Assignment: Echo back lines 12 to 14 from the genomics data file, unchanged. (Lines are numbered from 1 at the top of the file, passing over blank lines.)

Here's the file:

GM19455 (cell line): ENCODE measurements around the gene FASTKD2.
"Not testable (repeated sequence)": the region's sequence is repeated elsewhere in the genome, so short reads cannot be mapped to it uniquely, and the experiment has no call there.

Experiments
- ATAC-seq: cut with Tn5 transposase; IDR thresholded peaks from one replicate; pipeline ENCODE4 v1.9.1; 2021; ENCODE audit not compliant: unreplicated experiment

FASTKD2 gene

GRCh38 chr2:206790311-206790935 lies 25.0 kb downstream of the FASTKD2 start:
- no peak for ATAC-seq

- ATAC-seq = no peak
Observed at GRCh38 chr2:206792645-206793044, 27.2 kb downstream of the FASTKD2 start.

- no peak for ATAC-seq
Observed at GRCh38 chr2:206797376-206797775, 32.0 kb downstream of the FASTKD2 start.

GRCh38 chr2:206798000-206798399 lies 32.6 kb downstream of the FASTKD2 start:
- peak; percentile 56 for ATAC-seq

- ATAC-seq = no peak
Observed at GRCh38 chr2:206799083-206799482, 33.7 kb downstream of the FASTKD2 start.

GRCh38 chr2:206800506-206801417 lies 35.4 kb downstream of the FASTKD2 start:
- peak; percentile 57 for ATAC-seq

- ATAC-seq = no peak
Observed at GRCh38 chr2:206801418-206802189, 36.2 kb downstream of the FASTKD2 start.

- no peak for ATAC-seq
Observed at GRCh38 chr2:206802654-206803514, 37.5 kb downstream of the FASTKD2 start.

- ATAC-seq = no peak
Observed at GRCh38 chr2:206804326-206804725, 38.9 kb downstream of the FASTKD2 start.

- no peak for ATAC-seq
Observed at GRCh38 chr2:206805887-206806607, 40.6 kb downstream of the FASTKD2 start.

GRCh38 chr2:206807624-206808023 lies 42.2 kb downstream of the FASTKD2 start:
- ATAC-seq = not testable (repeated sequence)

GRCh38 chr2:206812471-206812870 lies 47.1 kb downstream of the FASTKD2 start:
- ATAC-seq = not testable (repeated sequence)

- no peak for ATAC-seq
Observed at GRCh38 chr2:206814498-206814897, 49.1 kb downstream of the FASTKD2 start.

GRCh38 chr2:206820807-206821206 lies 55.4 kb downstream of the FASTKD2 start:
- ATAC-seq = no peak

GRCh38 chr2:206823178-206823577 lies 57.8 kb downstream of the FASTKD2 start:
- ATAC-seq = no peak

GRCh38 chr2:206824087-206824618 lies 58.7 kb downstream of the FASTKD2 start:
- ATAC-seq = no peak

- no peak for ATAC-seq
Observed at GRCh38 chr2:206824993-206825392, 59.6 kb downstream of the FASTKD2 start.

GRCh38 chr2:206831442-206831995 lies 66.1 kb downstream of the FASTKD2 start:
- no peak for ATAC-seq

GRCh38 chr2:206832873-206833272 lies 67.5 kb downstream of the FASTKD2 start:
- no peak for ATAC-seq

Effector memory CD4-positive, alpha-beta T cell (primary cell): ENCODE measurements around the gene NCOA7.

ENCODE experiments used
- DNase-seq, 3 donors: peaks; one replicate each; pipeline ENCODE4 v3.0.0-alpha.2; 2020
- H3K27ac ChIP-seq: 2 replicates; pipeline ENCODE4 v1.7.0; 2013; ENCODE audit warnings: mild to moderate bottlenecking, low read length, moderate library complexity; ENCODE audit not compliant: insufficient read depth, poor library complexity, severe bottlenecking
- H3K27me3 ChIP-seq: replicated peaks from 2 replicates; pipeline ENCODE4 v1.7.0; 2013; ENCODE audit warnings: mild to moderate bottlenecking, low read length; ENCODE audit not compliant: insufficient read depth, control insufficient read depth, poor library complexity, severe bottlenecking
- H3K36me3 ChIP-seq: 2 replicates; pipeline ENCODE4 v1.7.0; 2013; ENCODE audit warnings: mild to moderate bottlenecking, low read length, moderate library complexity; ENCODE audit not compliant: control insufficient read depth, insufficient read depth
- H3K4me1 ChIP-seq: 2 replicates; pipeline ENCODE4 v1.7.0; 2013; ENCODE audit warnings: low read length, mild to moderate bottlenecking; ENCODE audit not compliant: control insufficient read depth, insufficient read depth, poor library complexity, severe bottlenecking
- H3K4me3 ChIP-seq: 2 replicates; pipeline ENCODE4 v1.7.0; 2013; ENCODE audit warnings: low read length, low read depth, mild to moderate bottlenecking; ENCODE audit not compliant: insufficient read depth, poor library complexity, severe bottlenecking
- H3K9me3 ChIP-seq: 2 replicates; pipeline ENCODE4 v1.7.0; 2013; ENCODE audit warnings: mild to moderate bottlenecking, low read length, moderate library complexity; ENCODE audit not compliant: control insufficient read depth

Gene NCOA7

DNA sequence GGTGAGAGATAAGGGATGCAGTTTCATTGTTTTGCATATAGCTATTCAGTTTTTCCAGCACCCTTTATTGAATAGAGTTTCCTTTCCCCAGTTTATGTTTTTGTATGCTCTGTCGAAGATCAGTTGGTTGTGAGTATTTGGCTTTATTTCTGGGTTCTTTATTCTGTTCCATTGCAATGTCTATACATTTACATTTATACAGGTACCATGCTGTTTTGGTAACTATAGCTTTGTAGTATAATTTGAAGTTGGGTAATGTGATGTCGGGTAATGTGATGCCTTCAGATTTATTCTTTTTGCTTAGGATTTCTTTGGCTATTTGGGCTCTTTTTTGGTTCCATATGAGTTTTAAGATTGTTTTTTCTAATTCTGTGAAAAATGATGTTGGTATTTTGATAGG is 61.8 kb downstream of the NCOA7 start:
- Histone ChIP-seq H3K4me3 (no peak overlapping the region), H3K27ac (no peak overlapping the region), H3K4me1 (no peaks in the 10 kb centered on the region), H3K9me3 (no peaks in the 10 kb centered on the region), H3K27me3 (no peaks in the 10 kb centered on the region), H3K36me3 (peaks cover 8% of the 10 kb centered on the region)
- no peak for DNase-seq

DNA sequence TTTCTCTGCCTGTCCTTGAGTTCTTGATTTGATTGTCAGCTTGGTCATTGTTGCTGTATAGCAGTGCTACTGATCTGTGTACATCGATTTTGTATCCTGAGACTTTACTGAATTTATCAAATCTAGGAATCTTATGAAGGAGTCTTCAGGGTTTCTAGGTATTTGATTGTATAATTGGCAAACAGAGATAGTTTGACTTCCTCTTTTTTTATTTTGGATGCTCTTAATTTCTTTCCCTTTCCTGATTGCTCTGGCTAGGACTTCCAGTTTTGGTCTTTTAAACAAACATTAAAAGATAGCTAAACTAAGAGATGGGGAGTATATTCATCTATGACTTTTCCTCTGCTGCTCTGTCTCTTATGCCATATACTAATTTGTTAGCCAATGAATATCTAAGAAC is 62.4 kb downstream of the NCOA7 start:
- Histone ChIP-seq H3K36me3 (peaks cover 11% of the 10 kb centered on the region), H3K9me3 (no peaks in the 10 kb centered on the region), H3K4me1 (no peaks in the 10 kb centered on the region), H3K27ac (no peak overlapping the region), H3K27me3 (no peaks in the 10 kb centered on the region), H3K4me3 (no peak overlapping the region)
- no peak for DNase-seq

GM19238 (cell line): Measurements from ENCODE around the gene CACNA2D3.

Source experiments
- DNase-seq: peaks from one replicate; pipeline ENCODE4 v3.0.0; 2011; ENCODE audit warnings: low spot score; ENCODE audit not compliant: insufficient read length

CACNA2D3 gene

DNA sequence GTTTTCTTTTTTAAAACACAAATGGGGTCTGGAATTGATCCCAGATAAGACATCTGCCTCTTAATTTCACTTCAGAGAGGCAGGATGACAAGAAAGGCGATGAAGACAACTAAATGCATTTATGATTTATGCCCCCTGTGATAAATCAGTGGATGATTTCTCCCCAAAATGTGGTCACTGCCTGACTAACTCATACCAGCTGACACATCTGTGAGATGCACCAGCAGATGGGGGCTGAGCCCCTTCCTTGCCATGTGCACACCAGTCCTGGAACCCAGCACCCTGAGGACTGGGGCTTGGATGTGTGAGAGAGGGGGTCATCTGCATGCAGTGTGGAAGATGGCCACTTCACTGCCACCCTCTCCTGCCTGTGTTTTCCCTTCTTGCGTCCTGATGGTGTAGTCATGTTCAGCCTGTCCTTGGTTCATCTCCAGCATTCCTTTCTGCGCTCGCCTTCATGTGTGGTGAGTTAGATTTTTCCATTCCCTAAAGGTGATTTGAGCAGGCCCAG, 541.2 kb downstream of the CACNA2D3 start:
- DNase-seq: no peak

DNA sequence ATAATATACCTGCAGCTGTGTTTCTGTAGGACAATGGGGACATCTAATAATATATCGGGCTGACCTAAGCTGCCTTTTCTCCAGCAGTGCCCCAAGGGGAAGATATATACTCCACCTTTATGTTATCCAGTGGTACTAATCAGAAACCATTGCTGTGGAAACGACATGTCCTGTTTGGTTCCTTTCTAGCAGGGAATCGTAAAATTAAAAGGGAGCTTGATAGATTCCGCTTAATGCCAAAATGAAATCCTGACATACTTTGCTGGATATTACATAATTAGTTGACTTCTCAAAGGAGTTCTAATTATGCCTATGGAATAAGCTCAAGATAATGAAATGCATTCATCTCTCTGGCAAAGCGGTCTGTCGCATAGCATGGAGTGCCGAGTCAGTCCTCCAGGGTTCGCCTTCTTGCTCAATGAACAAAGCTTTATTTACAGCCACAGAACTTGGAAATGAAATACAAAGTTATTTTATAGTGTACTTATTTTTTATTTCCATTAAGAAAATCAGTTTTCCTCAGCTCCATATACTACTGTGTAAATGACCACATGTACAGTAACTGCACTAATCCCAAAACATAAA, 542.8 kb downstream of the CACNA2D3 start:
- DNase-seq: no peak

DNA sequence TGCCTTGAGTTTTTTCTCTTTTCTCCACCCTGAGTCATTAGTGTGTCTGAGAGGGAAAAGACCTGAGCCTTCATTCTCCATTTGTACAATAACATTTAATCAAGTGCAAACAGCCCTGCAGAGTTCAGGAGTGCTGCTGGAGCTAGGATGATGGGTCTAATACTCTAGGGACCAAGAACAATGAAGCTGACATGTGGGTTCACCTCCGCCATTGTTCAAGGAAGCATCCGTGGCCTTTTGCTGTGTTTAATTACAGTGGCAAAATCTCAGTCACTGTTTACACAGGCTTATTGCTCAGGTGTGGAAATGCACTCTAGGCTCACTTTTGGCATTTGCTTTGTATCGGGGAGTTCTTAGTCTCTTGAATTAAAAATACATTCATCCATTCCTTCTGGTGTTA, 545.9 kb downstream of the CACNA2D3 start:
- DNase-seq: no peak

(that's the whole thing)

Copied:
GRCh38 chr2:206798000-206798399 lies 32.6 kb downstream of the FASTKD2 start:
- peak; percentile 56 for ATAC-seq

- ATAC-seq = no peak